In addition to preventive conservation, Conservation provides highly specialized condition assessment, analysis and treatment of collections. Condition assessments are carried out on all new acquisitions, prior to, during and after loans and exhibitions of objects, and any time an object undergoes conservation treatment. Condition reports involve a detailed examination of the materials and manufacturing techniques of the objects, including photo documentation to track changes over time.
Conservation treatments are carried out to stabilize the condition of objects when they are actively deteriorating. An example of this would be a traditional basket that has collapsed inward and requires humidification to make it pliable enough to reshape before a custom-made internal support is fashioned. Collections may require conservation treatment in preparation for exhibit or loan. Even if the object is physically and chemically stable, it may need to be cleaned to improve its appearance or paint losses may need to be toned in so that the original appearance of an artifact can be better understood or an artwork is more aesthetically pleasing. Often these types of treatments are not necessary when collections are in storage, but are only required for better interpretation of the object while on exhibit. Rarely is an object restored to an original, pristine condition, as the history of use is important to its interpretation. Everything that conservators do to an object should be reversible, in case better techniques are developed in the future, or information comes to light that makes the treatment less desirable.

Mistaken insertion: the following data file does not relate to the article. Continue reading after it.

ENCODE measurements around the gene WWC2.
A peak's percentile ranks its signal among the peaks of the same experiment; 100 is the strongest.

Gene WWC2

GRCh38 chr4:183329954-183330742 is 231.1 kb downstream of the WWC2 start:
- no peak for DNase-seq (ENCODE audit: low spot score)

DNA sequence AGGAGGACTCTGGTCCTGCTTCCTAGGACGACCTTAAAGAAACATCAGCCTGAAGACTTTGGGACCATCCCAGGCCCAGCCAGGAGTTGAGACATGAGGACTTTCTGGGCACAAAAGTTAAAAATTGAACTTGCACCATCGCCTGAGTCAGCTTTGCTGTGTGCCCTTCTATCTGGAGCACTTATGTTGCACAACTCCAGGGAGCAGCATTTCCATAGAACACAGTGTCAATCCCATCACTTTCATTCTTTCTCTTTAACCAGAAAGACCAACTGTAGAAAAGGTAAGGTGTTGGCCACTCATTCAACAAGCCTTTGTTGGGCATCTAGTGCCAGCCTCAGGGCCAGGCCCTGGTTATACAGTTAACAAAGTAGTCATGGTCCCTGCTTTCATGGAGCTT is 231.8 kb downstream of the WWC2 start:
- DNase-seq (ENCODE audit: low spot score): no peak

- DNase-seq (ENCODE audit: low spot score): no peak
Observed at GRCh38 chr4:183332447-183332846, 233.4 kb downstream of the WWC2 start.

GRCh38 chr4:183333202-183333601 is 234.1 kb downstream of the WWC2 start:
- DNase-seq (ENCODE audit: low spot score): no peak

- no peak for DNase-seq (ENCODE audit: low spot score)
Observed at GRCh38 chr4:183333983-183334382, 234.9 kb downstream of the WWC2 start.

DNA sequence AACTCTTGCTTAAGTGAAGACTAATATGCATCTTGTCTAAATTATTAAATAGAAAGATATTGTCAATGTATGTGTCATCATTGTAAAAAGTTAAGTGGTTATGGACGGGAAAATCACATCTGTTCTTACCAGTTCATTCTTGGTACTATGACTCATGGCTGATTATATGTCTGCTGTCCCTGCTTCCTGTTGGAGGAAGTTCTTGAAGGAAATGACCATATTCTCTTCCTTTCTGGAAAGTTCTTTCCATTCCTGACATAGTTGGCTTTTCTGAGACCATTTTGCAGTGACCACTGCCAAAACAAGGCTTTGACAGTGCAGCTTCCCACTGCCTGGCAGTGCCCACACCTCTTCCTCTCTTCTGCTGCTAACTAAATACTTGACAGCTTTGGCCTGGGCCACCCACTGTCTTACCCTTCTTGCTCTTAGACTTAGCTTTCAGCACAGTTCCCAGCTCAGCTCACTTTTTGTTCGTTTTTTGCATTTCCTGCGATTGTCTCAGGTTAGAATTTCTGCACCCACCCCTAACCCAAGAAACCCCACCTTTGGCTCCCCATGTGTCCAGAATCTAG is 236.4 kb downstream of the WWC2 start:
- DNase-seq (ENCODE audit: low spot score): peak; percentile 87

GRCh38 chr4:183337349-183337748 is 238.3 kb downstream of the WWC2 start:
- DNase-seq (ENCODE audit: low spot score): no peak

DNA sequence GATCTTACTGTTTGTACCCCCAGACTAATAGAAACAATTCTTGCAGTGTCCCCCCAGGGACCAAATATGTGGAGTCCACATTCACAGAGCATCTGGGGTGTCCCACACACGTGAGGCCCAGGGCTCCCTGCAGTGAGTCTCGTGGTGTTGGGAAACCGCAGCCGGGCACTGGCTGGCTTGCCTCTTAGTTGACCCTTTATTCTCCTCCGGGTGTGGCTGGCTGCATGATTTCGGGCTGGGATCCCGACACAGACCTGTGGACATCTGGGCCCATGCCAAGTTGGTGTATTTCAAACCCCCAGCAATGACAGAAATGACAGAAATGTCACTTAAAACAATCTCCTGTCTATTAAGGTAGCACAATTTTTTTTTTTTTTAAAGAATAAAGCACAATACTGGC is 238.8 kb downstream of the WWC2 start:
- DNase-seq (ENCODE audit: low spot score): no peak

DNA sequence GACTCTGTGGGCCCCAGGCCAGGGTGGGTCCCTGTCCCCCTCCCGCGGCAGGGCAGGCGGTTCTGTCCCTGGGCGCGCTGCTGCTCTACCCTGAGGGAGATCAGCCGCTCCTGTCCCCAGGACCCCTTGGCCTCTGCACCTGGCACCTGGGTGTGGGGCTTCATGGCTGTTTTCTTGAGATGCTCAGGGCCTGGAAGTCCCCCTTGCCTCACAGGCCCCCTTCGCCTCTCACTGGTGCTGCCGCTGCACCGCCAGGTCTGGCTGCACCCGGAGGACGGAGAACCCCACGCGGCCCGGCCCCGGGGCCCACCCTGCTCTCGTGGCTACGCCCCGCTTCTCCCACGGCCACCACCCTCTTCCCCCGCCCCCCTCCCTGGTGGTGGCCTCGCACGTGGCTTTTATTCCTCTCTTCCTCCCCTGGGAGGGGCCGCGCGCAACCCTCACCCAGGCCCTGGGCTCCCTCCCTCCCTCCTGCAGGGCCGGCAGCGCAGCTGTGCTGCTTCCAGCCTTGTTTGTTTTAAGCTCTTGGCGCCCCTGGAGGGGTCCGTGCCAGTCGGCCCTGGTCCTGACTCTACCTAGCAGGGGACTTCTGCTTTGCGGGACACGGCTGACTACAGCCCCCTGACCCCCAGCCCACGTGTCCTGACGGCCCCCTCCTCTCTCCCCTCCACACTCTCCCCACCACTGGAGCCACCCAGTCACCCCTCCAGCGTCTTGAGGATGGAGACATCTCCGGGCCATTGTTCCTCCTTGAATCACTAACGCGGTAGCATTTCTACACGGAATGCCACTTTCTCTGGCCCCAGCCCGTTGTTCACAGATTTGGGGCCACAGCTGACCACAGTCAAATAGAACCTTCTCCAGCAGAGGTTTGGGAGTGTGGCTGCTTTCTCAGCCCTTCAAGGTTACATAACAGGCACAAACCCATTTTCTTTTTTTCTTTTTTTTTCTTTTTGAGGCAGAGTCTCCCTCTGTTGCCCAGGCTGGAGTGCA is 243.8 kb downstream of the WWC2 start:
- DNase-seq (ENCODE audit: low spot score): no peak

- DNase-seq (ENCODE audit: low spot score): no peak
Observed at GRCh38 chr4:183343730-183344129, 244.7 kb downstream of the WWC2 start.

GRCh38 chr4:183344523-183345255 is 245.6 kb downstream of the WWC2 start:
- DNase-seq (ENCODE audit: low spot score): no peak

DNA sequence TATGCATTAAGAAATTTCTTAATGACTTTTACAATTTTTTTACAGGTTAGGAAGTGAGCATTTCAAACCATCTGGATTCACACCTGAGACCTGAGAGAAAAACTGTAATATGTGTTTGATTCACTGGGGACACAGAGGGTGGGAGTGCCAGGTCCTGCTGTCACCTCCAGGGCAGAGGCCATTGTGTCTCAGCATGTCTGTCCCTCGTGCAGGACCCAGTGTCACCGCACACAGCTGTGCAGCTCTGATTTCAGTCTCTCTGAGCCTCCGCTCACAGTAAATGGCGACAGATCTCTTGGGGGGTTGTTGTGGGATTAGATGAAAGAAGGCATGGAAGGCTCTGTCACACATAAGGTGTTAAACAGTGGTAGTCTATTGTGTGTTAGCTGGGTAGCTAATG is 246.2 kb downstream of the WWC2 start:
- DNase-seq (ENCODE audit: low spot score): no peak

Conservators are also scientists, using microscopes, spot tests and basic analytical equipment to identify the nature of materials or the processes of deterioration. In the three Royal BC Museum conservation laboratories, plastics can be identified to separate those that are sure to deteriorate quickly, such as cellulose nitrate film. Pesticide residues can be detected to ensure health and safety around natural history specimens. Textile fibres and pigments are analyzed by microscopy to assist the curators in determining their identity and even their source or maker.
The activities of Conservation are not confined to the existing collections, but rather our conservators play an active role in collection acquisition and in the broader collections development. From assessing the condition of potential acquisitions or donations to studying the deterioration of new 3D printer plastics to documenting environmental needs for future storage, our conservators play an active and necessary role in the daily life of the Royal BC Museum.